Sherlock Holmes

The other big release living in James Cameron’s shadow over the holiday season, “Sherlock Holmes” pits Robert Downey, Jr. in the titular, brilliant detective character, this time in a 2009 F/X-filled upgrade courtesy of Guy Ritchie.

The plot is a little shaky, but seems to involve the sorcerer Lord Blackwood’s attempt to take over the world in all-too-evil fashion.  After his capture and sentenced hanging early on, he returns from the grave to entice the interest of the doubting Detective Holmes and his most trusted counterpart Watson (Jude Law) to investigate.

Law and Downey have a real chemistry here, consistently delivering the laughs and swashbuckling fun. In fact, this end-of-the-decade rendition of the classic character is both unlike anything audiences have seen before and perfectly suitable. The film boasts an infectious “Pirates of the Caribbean” vibe, and Downey is always worth the watch.  Having recently jump-started his career again, it’s a pleasure to see the talented A-lister swashbuckling his way through this fast and often funny adventure film. But to my digress, the film has the wrong director: Guy Ritchie. He takes a lot of directorial nods from his “Rock N Rolla” and “Snatch” to deliver a confusing, almost uninteresting narrative.  The plot never kept me involved, even when the set pieces and two lead actors did.  With that said, the action and comedy deliver for the most part, and for that reason “Holmes” will be a fun time for most, you will just wonder what’s going on.  I have to express my minor disappointment, but nonetheless, I am looking forward to a more engaging sequel.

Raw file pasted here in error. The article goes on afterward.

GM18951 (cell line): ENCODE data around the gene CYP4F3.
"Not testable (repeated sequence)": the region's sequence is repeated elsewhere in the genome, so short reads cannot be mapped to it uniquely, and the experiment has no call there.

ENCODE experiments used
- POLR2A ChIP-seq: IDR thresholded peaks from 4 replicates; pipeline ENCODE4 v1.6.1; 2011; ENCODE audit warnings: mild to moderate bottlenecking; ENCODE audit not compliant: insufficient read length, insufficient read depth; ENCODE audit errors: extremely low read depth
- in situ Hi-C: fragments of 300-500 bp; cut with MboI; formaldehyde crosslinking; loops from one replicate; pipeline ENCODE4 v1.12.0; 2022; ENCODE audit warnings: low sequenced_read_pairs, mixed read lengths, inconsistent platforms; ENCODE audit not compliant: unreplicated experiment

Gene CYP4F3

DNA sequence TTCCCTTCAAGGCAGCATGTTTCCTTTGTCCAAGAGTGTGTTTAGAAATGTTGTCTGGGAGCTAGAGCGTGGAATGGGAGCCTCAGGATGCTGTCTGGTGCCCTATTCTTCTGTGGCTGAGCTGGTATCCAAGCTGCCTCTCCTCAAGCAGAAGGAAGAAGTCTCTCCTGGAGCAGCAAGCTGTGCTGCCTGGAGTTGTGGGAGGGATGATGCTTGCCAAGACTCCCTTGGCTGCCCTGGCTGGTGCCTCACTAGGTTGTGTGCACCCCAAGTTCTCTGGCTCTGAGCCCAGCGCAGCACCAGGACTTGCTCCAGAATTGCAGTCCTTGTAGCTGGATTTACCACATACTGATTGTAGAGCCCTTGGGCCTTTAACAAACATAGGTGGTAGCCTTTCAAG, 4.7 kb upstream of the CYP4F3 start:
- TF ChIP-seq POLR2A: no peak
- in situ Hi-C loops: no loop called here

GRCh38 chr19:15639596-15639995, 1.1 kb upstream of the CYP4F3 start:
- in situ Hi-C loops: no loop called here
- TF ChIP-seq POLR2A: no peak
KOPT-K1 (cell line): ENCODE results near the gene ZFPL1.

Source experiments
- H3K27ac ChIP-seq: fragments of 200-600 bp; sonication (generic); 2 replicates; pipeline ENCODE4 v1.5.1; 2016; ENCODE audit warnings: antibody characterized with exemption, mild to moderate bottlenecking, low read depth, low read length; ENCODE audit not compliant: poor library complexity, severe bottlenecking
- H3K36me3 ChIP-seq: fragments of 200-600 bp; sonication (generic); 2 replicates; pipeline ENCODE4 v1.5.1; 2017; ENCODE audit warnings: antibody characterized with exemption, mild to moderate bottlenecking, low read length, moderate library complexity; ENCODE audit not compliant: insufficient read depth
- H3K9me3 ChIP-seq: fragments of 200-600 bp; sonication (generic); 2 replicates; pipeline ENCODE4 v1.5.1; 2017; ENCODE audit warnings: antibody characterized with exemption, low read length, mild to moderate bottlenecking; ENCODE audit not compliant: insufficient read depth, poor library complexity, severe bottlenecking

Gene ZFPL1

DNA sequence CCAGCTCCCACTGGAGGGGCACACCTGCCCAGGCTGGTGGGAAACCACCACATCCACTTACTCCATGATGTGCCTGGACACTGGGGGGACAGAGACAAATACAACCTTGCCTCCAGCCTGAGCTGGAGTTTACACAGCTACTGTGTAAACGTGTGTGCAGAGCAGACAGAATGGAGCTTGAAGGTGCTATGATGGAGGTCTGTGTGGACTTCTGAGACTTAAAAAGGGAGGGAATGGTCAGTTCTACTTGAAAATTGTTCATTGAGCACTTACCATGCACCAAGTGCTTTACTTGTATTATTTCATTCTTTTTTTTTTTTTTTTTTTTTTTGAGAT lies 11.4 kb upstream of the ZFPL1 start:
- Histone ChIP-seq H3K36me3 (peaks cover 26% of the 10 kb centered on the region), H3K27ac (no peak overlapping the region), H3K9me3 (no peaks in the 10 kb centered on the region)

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Rating: 3.0/5 (1 vote cast)
Sherlock Holmes, 3.0 out of 5 based on 1 rating 1 COMMENT


  1. I saw this over the weekend, and I mostly agree with your review. I thought the narrative fairly interesting, actually, and did a good job of following the classic detective-style formula: there’s a crime, there’s plenty of suspects and red herrings, and the detective figures everything out through logic and deduction. Mostly I liked the chemistry between Downey Jr. and Law, as you mentioned (ever since Iron Man I’ve had a newfound sense of admiration for Downey Jr). It was cool to see Ritchie play around with a big budget and some big stars, but it kind of makes me want to go back and watch Lock, Stock, and Two Smoking Barrels again.

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